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About Mitch Albom


By Mary Faddoul and Ben Strack

New Jersey native Mitch Albom lives by the idea that one does not need to find a solitary craft he or she excels in and stick with it. Rather, he encourages an “exploratory life,” which he epitomizes.

Albom began his professional life as a musician traveling throughout Europe, went on to get master’s degrees in both journalism and business in hopes of a career that would allow him “to, you know, save the world” and moved around before arriving at his current position at the Detroit Free Press as a sports columnist.

In 2010, the Associated Press Sports Editors named Albom the recipient of the Red Smith Award for lifetime achievement.

Throughout his career, Albom has also made his mark as a screenwriter, playwright and renowned author, selling more than 35 million copies in 45 languages worldwide.

Albom began his career as an author with sports-oriented works, such as Bo — an autobiography of college football coach Bo Schembechler— as well as Fab Five, about the University of Michigan basketball team’s 1991 freshman class that reached consecutive Final Fours.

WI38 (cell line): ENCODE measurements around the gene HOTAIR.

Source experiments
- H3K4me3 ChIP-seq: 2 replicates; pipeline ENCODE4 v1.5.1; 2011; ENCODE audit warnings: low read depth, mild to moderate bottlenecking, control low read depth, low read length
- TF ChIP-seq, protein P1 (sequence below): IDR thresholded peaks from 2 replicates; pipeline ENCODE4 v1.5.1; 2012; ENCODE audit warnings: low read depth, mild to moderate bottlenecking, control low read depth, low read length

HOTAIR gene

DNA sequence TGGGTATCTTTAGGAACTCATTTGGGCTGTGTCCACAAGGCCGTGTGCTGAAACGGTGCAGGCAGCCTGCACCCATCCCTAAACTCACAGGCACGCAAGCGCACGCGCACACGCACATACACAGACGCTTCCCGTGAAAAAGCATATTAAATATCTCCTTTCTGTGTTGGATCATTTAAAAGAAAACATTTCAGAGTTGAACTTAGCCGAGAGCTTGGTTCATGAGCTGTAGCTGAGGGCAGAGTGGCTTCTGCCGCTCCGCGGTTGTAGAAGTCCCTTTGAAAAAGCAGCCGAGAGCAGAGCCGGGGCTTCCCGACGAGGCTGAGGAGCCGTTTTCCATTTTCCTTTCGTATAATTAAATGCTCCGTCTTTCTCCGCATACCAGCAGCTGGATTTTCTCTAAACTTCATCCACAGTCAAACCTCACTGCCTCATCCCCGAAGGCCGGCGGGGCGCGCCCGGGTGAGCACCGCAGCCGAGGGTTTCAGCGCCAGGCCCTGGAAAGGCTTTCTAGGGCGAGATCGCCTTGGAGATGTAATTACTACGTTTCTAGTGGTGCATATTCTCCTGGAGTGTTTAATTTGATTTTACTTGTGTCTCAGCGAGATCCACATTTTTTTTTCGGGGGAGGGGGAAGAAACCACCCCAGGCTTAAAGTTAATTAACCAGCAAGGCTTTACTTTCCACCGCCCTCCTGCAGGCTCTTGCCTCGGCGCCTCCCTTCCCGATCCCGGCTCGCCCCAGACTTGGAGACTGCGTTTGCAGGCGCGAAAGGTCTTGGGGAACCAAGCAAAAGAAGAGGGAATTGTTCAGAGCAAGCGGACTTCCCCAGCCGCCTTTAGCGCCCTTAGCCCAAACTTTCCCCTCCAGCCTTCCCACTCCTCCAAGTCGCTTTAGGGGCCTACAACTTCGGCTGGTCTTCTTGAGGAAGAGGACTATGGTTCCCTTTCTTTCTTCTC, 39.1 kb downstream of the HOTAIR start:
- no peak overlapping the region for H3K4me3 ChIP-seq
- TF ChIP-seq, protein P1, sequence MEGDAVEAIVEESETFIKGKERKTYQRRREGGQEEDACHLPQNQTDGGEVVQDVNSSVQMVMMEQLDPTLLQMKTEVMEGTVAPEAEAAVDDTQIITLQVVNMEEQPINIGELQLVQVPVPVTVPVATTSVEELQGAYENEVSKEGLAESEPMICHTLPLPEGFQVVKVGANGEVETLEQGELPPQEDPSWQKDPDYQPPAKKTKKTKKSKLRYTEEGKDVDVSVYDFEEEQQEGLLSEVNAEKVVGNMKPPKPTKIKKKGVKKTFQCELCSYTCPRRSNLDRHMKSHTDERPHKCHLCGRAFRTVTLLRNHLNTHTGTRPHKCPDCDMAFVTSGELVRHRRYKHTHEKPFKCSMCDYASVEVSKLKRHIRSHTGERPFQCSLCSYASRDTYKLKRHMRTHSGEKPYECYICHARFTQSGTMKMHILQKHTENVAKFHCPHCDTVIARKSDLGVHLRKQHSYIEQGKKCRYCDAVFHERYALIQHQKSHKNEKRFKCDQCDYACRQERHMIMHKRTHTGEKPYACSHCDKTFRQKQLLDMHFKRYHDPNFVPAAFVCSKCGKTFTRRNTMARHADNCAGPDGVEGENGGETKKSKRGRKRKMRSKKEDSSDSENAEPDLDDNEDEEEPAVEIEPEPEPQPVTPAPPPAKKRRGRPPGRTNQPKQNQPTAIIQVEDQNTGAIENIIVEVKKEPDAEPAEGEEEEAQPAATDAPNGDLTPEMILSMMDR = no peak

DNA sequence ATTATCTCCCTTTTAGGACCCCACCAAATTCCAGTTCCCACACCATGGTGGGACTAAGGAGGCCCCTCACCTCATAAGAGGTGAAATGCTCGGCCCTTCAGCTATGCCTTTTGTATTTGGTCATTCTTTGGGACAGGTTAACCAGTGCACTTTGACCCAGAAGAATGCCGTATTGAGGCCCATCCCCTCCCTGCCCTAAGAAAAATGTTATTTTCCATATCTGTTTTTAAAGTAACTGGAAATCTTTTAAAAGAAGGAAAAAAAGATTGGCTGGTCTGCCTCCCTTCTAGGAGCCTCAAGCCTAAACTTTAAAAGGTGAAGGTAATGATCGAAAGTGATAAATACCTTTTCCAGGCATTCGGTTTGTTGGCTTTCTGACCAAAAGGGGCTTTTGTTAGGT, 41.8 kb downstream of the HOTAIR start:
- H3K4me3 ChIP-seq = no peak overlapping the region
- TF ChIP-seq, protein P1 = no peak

Later in 1997, he gained inspiration to writeTuesdays with Morrie — his most famous book — upon a life-changing reunion with his dying college professor. The novel chronicles Albom’s time with Morrie during the last months of his life.

He followed this venture with best-selling works of fiction, including The Five People You Meet in Heaven and For One More Day, both influenced by loved ones. His most recent novel, The First Phone Call from Heaven, along with his weekly sports columns, demonstrate Albom’s repeated versatility across different forms of writing, for which he is distinguished and will be for years to come.

In April of 2006, Albom and four editors at the Detroit Free Press were briefly suspended by the newspaper for reporting that two former players from the Michigan State basketball team playing in the NBA were in attendance for a Saturday Final Four game involving the Spartans when they were not. They players previously told Albom, who was writing on a Friday deadline for his Sunday newspaper, they would be at the game but were not in attendance.

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